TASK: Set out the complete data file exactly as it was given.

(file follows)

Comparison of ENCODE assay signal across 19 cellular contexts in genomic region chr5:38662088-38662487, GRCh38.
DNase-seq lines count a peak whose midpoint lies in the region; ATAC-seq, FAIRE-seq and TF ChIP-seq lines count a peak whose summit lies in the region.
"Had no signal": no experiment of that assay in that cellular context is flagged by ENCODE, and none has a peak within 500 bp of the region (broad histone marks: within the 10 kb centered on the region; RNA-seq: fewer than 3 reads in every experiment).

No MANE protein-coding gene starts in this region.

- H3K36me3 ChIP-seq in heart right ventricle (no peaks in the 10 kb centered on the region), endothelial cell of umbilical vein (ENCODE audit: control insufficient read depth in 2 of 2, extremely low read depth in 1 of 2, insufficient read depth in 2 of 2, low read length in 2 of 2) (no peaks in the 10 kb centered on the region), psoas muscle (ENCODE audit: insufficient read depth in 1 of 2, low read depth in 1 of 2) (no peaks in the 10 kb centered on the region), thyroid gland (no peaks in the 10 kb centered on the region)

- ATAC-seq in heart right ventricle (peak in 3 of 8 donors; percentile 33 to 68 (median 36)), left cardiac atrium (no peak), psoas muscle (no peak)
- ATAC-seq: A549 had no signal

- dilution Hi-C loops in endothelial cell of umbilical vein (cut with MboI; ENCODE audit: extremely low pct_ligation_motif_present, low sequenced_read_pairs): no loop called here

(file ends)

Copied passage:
Comparison of ENCODE assay signal across 19 cellular contexts in genomic region chr5:38662088-38662487, GRCh38.
DNase-seq lines count a peak whose midpoint lies in the region; ATAC-seq, FAIRE-seq and TF ChIP-seq lines count a peak whose summit lies in the region.
"Had no signal": no experiment of that assay in that cellular context is flagged by ENCODE, and none has a peak within 500 bp of the region (broad histone marks: within the 10 kb centered on the region; RNA-seq: fewer than 3 reads in every experiment).

No MANE protein-coding gene starts in this region.

- H3K36me3 ChIP-seq in heart right ventricle (no peaks in the 10 kb centered on the region), endothelial cell of umbilical vein (ENCODE audit: control insufficient read depth in 2 of 2, extremely low read depth in 1 of 2, insufficient read depth in 2 of 2, low read length in 2 of 2) (no peaks in the 10 kb centered on the region), psoas muscle (ENCODE audit: insufficient read depth in 1 of 2, low read depth in 1 of 2) (no peaks in the 10 kb centered on the region), thyroid gland (no peaks in the 10 kb centered on the region)

- ATAC-seq in heart right ventricle (peak in 3 of 8 donors; percentile 33 to 68 (median 36)), left cardiac atrium (no peak), psoas muscle (no peak)
- ATAC-seq: A549 had no signal

- dilution Hi-C loops in endothelial cell of umbilical vein (cut with MboI; ENCODE audit: extremely low pct_ligation_motif_present, low sequenced_read_pairs): no loop called here